By way of illustration, consider this: a chief data officer might plot the known incidents of traffic accidents on a map to publicize the issue of road safety. A chief analytics officer would enlist location analytics—examining the day of the week, the time of day, traffic volume, weather, roadway surfaces, and more—to explain why those incidents are occurring and how they might be reduced.
The analytics team always tells a well-documented story accompanied by specific ground truth recommendations—or, as we like to say, the do-these-things-now list.
Using Data to Stop Illegal Rental Practices
When unscrupulous landlords in New York City were forcing residents out of rent-regulated apartments to make buildings more valuable to buyers, it created several emergencies.
Those forced out of their units were hard-pressed to find similarly priced housing. Parents might be compelled to live much farther from their jobs, and children may have no choice but to change schools. Families might be pressured into residing in less safe areas. New Yorkers grew concerned about cruel practices that turned working families into economically stressed or even homeless citizens. If not countered, the problem could undermine the sense of security for tens of thousands of people.
Mayor Bill de Blasio asked us several questions: Where has this been happening? How is it happening? How can we predict where it’s likely to happen? and How can we stop it? Answers to pressing questions on topics like tenant harassment don’t just fall at your feet. And no algorithm existed to help us find ready-made solutions through artificial intelligence.
We knew we had to leverage location intelligence and GIS technology to mine our vast data for key indicators and uncover previously hidden trends. And before we offered information that could form the basis of enforcement activity or prosecutions, we had to ground-truth our findings.
Location Intelligence Delivers Results
Housing and landlord data was scattered across several New York City departments. We had to talk to prosecutors, code enforcers, lawyers, residents, housing advocates, and others. But there was no time to have long discussions or wait to set up departmental presentations. Members of an analytics team must know what they’re looking for, what questions to ask, and what key traits and patterns to note.
We devised new approaches to finding the right data. We began by asking the question, Can we identify a timeline of harassment in city data? We found a tipping point: if a building that was on the market or had been sold recently lost five or more rent-regulated apartments, that was a red flag. Residents of rent-stabilized apartments pay rents much lower than market value. Unscrupulous owners use various methods of squeezing tenants out so that the landlords can rent the units for more money and make the building more valuable to buyers.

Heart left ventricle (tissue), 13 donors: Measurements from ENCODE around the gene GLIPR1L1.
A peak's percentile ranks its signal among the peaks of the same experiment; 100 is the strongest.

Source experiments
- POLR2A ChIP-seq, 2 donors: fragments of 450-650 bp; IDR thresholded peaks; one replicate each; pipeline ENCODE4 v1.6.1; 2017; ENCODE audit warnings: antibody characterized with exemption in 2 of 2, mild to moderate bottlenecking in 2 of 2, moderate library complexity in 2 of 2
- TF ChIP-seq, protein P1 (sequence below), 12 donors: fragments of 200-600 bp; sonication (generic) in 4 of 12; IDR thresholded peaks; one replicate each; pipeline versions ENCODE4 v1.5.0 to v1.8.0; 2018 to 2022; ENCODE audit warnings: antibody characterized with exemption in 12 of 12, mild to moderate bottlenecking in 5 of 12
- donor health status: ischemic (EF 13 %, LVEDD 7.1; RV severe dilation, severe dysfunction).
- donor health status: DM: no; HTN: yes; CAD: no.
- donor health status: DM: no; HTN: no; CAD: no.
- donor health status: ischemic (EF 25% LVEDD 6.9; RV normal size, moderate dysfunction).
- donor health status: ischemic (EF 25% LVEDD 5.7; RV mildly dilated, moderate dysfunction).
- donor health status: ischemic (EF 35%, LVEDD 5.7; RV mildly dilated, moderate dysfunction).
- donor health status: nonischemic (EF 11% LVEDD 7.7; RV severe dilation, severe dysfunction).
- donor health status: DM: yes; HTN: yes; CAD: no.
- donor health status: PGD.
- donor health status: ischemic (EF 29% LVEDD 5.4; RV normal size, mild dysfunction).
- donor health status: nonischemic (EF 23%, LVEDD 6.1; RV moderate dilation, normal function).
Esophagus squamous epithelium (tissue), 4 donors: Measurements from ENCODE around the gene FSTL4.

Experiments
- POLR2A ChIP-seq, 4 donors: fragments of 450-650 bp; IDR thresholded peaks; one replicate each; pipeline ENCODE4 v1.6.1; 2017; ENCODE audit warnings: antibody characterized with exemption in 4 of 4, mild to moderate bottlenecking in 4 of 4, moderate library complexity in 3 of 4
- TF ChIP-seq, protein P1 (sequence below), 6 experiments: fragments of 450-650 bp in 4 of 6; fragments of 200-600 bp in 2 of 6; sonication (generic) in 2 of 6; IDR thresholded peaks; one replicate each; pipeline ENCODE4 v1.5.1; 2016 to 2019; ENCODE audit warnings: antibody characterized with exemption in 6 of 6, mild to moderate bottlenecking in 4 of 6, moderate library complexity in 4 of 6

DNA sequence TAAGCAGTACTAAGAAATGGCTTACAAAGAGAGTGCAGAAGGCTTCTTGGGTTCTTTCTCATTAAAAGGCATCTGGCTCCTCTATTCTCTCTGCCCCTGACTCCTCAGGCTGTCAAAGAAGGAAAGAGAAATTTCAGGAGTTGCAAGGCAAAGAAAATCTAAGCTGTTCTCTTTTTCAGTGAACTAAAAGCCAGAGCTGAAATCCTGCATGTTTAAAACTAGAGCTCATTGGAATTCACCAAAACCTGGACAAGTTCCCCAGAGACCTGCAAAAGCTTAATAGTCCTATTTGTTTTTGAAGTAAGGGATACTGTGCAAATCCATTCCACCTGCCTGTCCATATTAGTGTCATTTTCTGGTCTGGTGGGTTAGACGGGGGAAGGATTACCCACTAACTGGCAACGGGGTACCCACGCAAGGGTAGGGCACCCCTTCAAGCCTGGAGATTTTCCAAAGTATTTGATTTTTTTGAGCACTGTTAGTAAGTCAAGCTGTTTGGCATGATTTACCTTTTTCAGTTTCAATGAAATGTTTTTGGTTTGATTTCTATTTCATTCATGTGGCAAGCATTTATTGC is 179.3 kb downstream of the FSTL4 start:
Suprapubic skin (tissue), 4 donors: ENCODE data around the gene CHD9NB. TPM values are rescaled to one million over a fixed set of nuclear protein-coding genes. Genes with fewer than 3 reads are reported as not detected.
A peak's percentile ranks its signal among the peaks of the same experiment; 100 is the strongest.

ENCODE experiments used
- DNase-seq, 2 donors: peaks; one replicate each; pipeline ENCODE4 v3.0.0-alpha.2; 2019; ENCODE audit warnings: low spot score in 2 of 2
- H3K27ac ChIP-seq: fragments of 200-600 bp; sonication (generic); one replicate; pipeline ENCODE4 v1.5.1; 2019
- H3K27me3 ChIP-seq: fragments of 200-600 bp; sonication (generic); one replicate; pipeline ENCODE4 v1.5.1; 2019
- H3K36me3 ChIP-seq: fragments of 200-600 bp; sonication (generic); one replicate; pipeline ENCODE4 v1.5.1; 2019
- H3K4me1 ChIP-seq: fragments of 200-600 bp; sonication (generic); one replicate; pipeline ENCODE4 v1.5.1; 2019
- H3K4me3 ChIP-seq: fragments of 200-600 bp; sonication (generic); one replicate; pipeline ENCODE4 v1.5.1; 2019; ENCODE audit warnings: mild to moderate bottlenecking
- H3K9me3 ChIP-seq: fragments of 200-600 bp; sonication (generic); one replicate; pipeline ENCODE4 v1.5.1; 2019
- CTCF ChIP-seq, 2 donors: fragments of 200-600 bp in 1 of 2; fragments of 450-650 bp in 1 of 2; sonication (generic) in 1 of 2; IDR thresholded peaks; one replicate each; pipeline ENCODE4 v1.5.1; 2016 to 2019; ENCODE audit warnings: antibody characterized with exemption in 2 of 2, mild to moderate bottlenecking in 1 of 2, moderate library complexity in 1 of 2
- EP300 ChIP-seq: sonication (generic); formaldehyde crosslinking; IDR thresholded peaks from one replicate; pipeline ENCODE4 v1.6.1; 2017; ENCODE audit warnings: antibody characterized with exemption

When we analyzed buildings that had reached that tipping point, we found complaints about landlords who, under the guise of renovating, were making apartments uninhabitable by removing stoves or refrigerators or by creating thick construction dust. Within weeks, we were able to predict where such harassment was happening or likely to take place. We did this by examining sales trends in terms of the following:
- Who was buying and where
- What the socioeconomic and demographic factors of the neighborhoods were
- What building sales were followed by extensive renovations
- Which landlords had a history of complaints against them
One common thread running through the data was location. With GIS, we correlated a cluster of critical factors—ranging from sales to landlord complaints—with locations on a city map.
Our analysis of the data allowed city prosecutors to zero in and secure more convictions. We had produced a dependable guide to uncovering trouble spots that relied, in part, on location intelligence. It even helped city officials send a general warning to those thinking about tenant harassment.
(Learn more about how local governments are unlocking opportunities in big data in this podcast.)
When Big Data Mining Saves Lives
After an NYC firefighter perished in a building fire caused by illegal structural changes and poorly installed electrical circuits, there was immediate concern about how widespread that problem might be.
Our analytics team could not rely on a simple analysis of code-violation locations—in a city of 8.5 million people, thousands of violations go undetected and unreported. Instead, the team focused on how to protect residents and firefighters. We wanted to know how code inspectors could help prevent fires by concentrating on areas where there was a high likelihood of dangerous violations, and how firefighters might be made aware of a high probability of life-threatening conditions when responding to a blaze.